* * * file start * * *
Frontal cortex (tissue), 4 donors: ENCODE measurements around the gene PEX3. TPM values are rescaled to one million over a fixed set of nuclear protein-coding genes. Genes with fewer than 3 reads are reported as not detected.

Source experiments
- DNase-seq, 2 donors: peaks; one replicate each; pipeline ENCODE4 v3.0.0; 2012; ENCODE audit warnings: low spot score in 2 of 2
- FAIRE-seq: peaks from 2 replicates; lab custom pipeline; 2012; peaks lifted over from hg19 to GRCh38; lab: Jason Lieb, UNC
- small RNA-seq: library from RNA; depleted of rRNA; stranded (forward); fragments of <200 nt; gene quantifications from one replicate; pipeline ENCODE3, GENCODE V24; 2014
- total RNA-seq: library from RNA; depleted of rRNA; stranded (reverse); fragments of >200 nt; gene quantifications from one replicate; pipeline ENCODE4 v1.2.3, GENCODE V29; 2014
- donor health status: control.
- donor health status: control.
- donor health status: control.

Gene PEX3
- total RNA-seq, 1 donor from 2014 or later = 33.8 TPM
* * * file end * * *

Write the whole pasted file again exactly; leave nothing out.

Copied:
Frontal cortex (tissue), 4 donors: ENCODE measurements around the gene PEX3. TPM values are rescaled to one million over a fixed set of nuclear protein-coding genes. Genes with fewer than 3 reads are reported as not detected.

Source experiments
- DNase-seq, 2 donors: peaks; one replicate each; pipeline ENCODE4 v3.0.0; 2012; ENCODE audit warnings: low spot score in 2 of 2
- FAIRE-seq: peaks from 2 replicates; lab custom pipeline; 2012; peaks lifted over from hg19 to GRCh38; lab: Jason Lieb, UNC
- small RNA-seq: library from RNA; depleted of rRNA; stranded (forward); fragments of <200 nt; gene quantifications from one replicate; pipeline ENCODE3, GENCODE V24; 2014
- total RNA-seq: library from RNA; depleted of rRNA; stranded (reverse); fragments of >200 nt; gene quantifications from one replicate; pipeline ENCODE4 v1.2.3, GENCODE V29; 2014
- donor health status: control.
- donor health status: control.
- donor health status: control.

Gene PEX3
- total RNA-seq, 1 donor from 2014 or later = 33.8 TPM